4. 4.0 4.1 Andy Worthington (2010-10-13). "Who Are the Remaining Prisoners in Guantánamo? Part Seven: Captured in Pakistan (3 of 3)". http://www.andyworthington.co.uk/2010/10/13/who-are-the-remaining-prisoners-in-guantanamo-part-seven-captured-in-pakistan-3-of-3/. Retrieved 2017-02-17. "He then worked alongside his father-in-law, but one evening, in April 2002, as he went with a Pakistani friend to look at a house to rent, he was seized by the Pakistani police, presumably for the lucrative bounty payments available for vulnerable Arabs in Pakistan." 
  5. Carlotta Gall (2017-02-17). "After Eight Years in Guantánamo, He Yearns to Return". New York Times. Archived from the original on 2017-02-17. http://www.webcitation.org/query?url=https%3A%2F%2Fwww.nytimes.com%2F2017%2F02%2F17%2Fworld%2Fafrica%2Fafter-eight-years-in-guantanamo-he-yearns-to-return.html%3F_r%3D0&date=2017-02-17. "After eight years as a detainee in the United States detention facility in Guantánamo Bay, Cuba, he says he still suffers from headaches, depression and anxiety attacks from the torture and other mistreatment he says he suffered there, even six years after his release." 
  6. 6.0 6.1 "U.S. military reviews 'enemy combatant' use". USA Today. 2007-10-11. Archived from the original on 2012-08-11. http://www.usatoday.com/news/washington/2007-10-11-guantanamo-combatants_N.htm. "Critics called it an overdue acknowledgment that the so-called Combatant Status Review Tribunals are unfairly geared toward labeling detainees the enemy, even when they pose little danger. Simply redoing the tribunals won't fix the problem, they said, because the system still allows coerced evidence and denies detainees legal representation." 
  7. Guantánamo Prisoners Getting Their Day, but Hardly in Court, New York Times, November 11, 2004 - mirror
  8. Inside the Guantánamo Bay hearings: Barbarian "Justice" dispensed by KGB-style "military tribunals", Financial Times, December 11, 2004
  9. "Q&A: What next for Guantanamo prisoners?". BBC News. 2002-01-21. Archived from the original on 23 November 2008. http://news.bbc.co.uk/2/hi/americas/1773140.stm. Retrieved 2008-11-24.  mirror
  10. 10.0 10.1 10.2 10.3 10.4 10.5 10.6 Benjamin Wittes, Zaathira Wyne (2008-12-16). "The Current Detainee Population of Guantánamo: An Empirical Study". The Brookings Institute. http://www.brookings.edu/~/media/research/files/reports/2008/12/16%20detainees%20wittes/1216_detainees_wittes.pdf. Retrieved 2010-02-16.  mirror
  11. Scott Shane, Benjamin Weiser, Charlie Savage, William Glaberson, Andrew W. Lehren, Andrei Scheinkman (2011-04-24). "Judging Detainees’ Risk, Often With Flawed Evidence". Washington DC: New York Times. p. A1. Archived from the original on 2011-04-30. http://web.archive.org/web/20110430135934/http://www.nytimes.com/2011/04/25/world/guantanamo-files-flawed-evidence-for-assessing-risk.html?pagewanted=all. Retrieved 2017-02-17. "But if the Italian dates are right, the reported calls were made after Mr. Hadiddi’s arrest. A footnote tries to sort it out: “If this was the detainee,” it says, then the reported dates of the calls must be wrong. “If this is not the detainee, it may indicate detainee’s claimed name is not his” — an astonishing acknowledgment about a man imprisoned since August 2002."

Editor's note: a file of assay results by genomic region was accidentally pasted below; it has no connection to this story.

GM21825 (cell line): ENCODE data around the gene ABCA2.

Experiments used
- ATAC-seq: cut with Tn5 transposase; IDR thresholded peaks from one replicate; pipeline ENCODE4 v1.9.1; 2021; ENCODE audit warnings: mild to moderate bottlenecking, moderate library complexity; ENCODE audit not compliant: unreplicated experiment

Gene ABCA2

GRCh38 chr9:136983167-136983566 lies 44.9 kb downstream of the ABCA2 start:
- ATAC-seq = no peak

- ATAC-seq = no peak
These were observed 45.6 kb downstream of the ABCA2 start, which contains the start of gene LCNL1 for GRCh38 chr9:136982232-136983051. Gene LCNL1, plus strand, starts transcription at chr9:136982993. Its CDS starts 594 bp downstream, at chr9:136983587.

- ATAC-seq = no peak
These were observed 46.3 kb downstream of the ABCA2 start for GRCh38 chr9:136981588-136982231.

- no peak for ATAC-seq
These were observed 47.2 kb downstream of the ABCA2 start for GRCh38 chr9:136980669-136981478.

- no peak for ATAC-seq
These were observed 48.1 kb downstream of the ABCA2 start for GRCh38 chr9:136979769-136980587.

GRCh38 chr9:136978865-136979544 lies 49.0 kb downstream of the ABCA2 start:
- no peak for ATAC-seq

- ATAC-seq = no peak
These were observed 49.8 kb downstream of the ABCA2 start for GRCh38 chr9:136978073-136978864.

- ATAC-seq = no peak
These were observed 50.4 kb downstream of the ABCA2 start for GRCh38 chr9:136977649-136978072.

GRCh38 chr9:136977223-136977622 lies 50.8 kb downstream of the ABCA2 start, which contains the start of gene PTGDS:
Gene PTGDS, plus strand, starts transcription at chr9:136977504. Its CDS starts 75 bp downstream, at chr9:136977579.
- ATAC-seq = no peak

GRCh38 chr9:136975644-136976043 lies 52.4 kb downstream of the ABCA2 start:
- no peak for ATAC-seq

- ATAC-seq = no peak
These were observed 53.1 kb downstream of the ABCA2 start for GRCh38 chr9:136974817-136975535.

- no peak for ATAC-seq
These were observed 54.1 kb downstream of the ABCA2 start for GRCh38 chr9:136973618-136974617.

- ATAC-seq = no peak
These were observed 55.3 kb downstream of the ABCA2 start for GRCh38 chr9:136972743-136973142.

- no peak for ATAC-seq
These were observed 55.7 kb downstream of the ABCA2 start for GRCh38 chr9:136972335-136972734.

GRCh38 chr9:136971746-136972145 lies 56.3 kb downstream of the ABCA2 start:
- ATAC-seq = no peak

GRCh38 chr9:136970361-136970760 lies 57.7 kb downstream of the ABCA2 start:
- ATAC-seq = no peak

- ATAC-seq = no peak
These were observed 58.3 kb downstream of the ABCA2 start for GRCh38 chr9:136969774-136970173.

12. "Guantanamo Habeas Scorecard". Centre for Constitutional Rights. 2012-05-30. http://ccrjustice.org/sites/default/files/assets/files/2012-05-30%20Updated%20Habeas%20SCORECARD.pdf. Retrieved 2017-02-17. "Denied by Judge Leon on 04/02/2009 in Sliti v Obama (05-cv-00429)" 
  13. Christopher Hope, Robert Winnett, Holly Watt, Heidi Blake (2011-04-27). "WikiLeaks: Guantanamo Bay terrorist secrets revealed -- Guantanamo Bay has been used to incarcerate dozens of terrorists who have admitted plotting terrifying attacks against the West – while imprisoning more than 150 totally innocent people, top-secret files disclose". The Telegraph (UK). Archived from the original on 2012-07-13. http://www.telegraph.co.uk/news/worldnews/wikileaks/8471907/WikiLeaks-Guantanamo-Bay-terrorist-secrets-revealed.html. Retrieved 2012-07-13. "The Daily Telegraph, along with other newspapers including The Washington Post, today exposes America’s own analysis of almost ten years of controversial interrogations on the world’s most dangerous terrorists. This newspaper has been shown thousands of pages of top-secret files obtained by the WikiLeaks website." 
  14. "WikiLeaks: The Guantánamo files database". The Telegraph (UK). 2011-04-27. Archived from the original on 2015-06-26. http://www.telegraph.co.uk/news/wikileaks-files/guantanamo-bay-wikileaks-files/8476672/WikiLeaks-The-Guantanamo-files-database.html. Retrieved 2012-07-10. 
  15. "Hedi Ben Hedili Hammami: Guantanamo Bay detainee file on Hedi Ben Hedili Hammami, US9TS-000717DP, passed to the Telegraph by Wikileaks". The Telegraph (UK). 2011-04-27. http://www.telegraph.co.uk/news/wikileaks-files/guantanamo-bay-wikileaks-files/8477430/Guantanamo-Bay-detainee-file-on-Hedi-Ben-Hedili-Hammami-US9TS-000717DP.html. Retrieved 2016-07-09. 
  16. "Unidentified Releases from Guantánamo". Center for the Study of Human Rights in America. http://humanrights.ucdavis.edu/projects/the-guantanamo-testimonials-project/testimonies/prisoner-testimonies/unidentified-releases-from-guantanamo. Retrieved 2017-02-17. "Two of the three releases to the Republic of Georgia on March 23, 2010 (the third was Abdel Hamid al Ghizzawi (ISN 654). The New York Times eventually identified these releases as Abdul Haddi bin Hadiddi (ISN 717) and Ashraf Salim Abd al Salam Sultan (ISN 263)."